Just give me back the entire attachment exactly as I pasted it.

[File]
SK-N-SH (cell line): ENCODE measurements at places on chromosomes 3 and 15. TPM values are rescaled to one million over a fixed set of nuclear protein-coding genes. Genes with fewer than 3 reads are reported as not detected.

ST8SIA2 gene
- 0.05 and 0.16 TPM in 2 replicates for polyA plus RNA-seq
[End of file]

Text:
SK-N-SH (cell line): ENCODE measurements at places on chromosomes 3 and 15. TPM values are rescaled to one million over a fixed set of nuclear protein-coding genes. Genes with fewer than 3 reads are reported as not detected.

ST8SIA2 gene
- 0.05 and 0.16 TPM in 2 replicates for polyA plus RNA-seq